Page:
The standards for field service excellence are changing quickly.
Field service best practices are always on the move, which means it's easy to fall into complacency (and fall out of favor with modern customers). Here are just a few of the many trends upsetting field service standards today:
Service standards change every day
These days, customer demands evolve rapidly, so field service standards have little to no shelf life. But businesses must think beyond the reactive paradigm and develop service standards that are more flexible to change but still retain their efficacy.
21st-century tech integrations matter
2017 marks the year the number of smart devices officially eclipsed the global population, according to Gartner. Expectations around field service, not to mention expectations for every other conceivable market, will at least partially revolve around how well companies incorporate connectivity into their service packages.
Self-service: The insidious disruptor
Sure, when homeowners call plumbers or electricians, they do so because they cannot do the work themselves. But as self-service becomes the new norm across the broader customer service market, field service must come to terms with how personal perception colors a service experience. In short, if a customer feels as though he or she should have received something he or she didn't – project updates, certain materials, etc. – those feelings can negatively impact an otherwise decent job regardless of their legitimacy.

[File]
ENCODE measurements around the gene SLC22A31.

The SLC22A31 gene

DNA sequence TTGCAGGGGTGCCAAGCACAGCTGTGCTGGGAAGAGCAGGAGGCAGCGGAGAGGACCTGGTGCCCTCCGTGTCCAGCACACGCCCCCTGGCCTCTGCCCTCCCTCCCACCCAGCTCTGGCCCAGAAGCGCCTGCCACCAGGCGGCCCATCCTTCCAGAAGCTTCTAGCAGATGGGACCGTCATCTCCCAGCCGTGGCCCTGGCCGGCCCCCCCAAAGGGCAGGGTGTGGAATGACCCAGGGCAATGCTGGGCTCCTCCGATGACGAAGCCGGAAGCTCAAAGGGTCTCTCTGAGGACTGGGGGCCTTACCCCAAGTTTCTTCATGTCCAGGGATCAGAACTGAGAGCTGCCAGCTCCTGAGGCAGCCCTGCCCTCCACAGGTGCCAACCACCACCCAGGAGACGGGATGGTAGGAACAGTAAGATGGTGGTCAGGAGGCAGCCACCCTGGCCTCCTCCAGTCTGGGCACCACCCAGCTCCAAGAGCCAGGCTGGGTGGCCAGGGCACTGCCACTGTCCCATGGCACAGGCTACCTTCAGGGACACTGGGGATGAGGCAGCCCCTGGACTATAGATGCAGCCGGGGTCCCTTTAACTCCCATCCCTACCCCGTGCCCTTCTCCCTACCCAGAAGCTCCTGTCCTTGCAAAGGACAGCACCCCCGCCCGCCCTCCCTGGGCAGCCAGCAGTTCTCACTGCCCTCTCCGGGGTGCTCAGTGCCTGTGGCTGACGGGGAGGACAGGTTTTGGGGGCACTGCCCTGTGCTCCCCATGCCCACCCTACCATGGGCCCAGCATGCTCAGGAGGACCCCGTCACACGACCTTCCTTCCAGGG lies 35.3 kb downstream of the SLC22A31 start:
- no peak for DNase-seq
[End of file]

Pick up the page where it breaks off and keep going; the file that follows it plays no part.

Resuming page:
With all these factors shaping field service standards, how can the average small business provider adjust wisely and also continuously uphold the highest standards possible? By following these three frameworks:
A better field service standard doesn't begin and end with technicians. Though they certainly act as brand ambassadors for the businesses that employ them, sales agents and dispatchers are equally important. They're the ones preparing teams for exceptional service appointments by delegating jobs intelligently and supplying workers with crucial data quickly and in full.
Although technicians and service providers are always in the loop, customers sometimes aren't. That feeling of disconnection might unnerve them, which could later affect how they judge their work order. Accept customer feedback gracefully and be sure to listen when critiques involve what information they wanted to know and when they wanted to know it.
Accurate field service administration and scheduling takes a lot of manual effort to uphold. By cutting down on time-intensive oversight and trimming the fat on processes, field service providers can devote more of themselves to improving customer relations and assisting technicians in real time. After all, a little more attention paid today to meeting new demands from customers through flexibility will pay dividends in the future.